Connect with:
Friday / September 29.
HomeFeatured StoriesUrban Heat Island Effect Puts 80,000 Denverites In Hot Zone

Urban Heat Island Effect Puts 80,000 Denverites In Hot Zone

A new urban map from Climate Central shows that almost 80,000 people in the Denver area live where the heat index is more than 9 degrees hotter due to the Urban Heat Island Effect.  

Census data studied by analysts at Climate Central found that almost half of Denver residents are in tracts with at least an eight-degree temperature increase attributable to the built environment, and in the worst municipality, Westwood, there was a temperature increase of 10.14 degrees in the past year.

“Ultimately, we live in a warming world,” said Climate Central Director of Communications Peter Girard. “And as temperatures climb, no matter what we do to help people in the immediate time, they will be exposed to hotter and hotter temperatures in their neighborhoods.”    

Girard emphasized the urgency with which the climate crisis is affecting our cities. To better help conceptualize the issue at hand, climate science experts at Climate Central developed a U.S. Climate Shift Index Map. This tool can be used to track the ratio of how common, or likely, a temperature is in today’s altered climate versus how common it would be without human-caused climate change. 

On July 26, the Climate Shift Index indicated a level of five. “This is the maximum influence of climate change that our scale can show. It means that the temperatures you’re seeing today in Denver were made five times more likely by climate change,” Girard said. “That is a very confident signal that climate change is making today’s temperature higher than it otherwise would be.”

Denver is one of Colorado’s hottest cities, and is particularly affected by the “heat island effect.” Heat islands are urban areas that experience higher temperatures due to tall buildings and roads absorbing and re-emitting the sun’s heat. The phenomenon is causing major issues for people in recent weeks, and the rising temperatures disproportionately affect those experiencing poverty. According to Kim Yuan-Farrell, executive director of The Park People, a Denver nonprofit that works with urban communities to plant trees and improve public parks to help mitigate the effects of climate change, it is tricky to get the balance right. 

“It’s such a struggle trying to balance the needs of the built environment and people’s needs related to housing and the impacts that has on the environment. Denver has been densifying and experiencing more infill, and those paved surfaces or hard, heat-absorbing surfaces definitely increase the urban heat island,”  she said.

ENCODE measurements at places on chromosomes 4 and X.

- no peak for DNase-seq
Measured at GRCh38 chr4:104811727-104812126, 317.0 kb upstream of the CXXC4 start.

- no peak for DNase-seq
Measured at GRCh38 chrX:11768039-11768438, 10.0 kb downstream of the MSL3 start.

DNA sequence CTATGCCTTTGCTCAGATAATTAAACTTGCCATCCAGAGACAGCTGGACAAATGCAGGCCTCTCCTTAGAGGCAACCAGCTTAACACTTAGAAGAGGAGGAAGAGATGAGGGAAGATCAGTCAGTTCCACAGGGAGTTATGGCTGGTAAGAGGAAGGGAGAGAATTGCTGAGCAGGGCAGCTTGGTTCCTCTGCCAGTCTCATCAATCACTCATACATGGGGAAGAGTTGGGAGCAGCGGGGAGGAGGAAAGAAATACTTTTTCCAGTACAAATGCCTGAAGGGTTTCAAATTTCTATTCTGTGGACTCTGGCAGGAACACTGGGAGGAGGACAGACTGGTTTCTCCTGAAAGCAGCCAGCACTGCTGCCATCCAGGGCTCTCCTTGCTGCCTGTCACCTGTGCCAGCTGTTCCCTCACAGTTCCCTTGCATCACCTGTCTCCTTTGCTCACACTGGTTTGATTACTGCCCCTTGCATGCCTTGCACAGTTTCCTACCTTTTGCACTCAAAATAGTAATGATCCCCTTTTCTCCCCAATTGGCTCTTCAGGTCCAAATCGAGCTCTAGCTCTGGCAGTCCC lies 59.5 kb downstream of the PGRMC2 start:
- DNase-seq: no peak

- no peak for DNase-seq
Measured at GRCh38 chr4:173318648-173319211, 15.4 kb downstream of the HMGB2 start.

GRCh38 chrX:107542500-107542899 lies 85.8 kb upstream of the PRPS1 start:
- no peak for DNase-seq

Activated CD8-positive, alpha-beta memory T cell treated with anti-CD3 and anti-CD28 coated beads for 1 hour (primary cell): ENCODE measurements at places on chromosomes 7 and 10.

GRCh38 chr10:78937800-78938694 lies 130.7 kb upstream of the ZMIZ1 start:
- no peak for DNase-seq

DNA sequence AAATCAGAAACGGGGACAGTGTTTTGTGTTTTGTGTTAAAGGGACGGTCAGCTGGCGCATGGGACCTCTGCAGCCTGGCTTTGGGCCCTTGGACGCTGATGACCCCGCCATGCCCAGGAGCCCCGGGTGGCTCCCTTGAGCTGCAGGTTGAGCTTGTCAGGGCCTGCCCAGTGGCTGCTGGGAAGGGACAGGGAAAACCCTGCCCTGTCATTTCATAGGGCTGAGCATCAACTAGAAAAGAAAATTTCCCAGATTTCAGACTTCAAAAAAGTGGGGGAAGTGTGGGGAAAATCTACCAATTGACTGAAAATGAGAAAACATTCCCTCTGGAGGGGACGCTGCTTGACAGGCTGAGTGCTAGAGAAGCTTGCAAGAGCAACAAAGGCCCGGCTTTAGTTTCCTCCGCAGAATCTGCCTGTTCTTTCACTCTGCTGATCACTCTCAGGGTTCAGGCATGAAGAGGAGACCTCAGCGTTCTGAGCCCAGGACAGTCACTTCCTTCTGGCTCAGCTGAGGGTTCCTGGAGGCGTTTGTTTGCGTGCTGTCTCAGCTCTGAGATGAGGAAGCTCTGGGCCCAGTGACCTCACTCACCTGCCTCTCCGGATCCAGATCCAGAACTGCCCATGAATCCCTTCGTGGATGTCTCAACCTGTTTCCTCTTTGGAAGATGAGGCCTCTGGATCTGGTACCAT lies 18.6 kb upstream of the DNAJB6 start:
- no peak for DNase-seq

According to Yuan-Farrell when it comes to future city planning, more green space, more canopy coverings, and more robust, healthy urban forests need to be considered. 

“For many decades now, we’ve had a focus on low canopy, which generally correlates to low and moderate-income neighborhoods, where there are high concentrations of communities of color,” she said. “And, just like many other midsize and large cities, there’s that correlation between low canopy, urban heat and communities of color and low-income communities.”

Access to free local public parks, like Argo Park in Globeville, especially ones that have a splash area or pool for families with kids on hot summer days, are especially important. 

“Our neighborhood parks and our trees throughout our parks and other open green spaces really are such a critical, natural solution to many of the rising heat and extreme heat events that we have,” Yuan-Farrell said. “Homes can trap heat and act like little mini-greenhouses. Outdoor spaces, when they’re shaded, and when there’s nearby shade, can be significantly cooler. So it’s such an important natural resource for residents to have nearby.”

As far as solutions, Yuan-Farrell said The Park People offer free and low-cost trees for Denver residents to plant on public right-of-ways and private property. The group is also working to change roofs to lighter colors or reflective surfaces, even going so far as to plant rooftop gardens to subdue the heat. Replacing sidewalks and pavement with lighter-color materials can also “dramatically change the profile within urban heat islands.” Cities with large green spaces and parks, like Central Park in New York City, often have lower Urban Heat Island Effects. But Girard said Denver doesn’t need to go demolishing large swaths of buildings anytime soon. 

“You don’t need a central park in the middle of your city to address these issues,” Girard said. “Even smaller attention to planting grass and removing permeable and impermeable surfaces can change the urban heat island effect in a neighborhood.”

But even with those adjustments, temperatures can only be manipulated so much.

“In some cases, cities will always be warmer, the built environment and cities will always be warmer than in places that don’t have those characteristics,” Yuan-Farrell said.

Girard recognized it can be hard to get away from the pessimism about climate change and avoid apocalypse fatigue. Although there is urgency to the matter, Girard said, there is progress being made. Emissions are being reduced and renewable energy is becoming a bigger industry across the U.S. and the world. 

“It’s not entirely gloom and doom and the world is going to end, but God knows there’s work to do,” Girard said.

Written by

London Lyle is a multimedia journalist.

No comments

Leave a Reply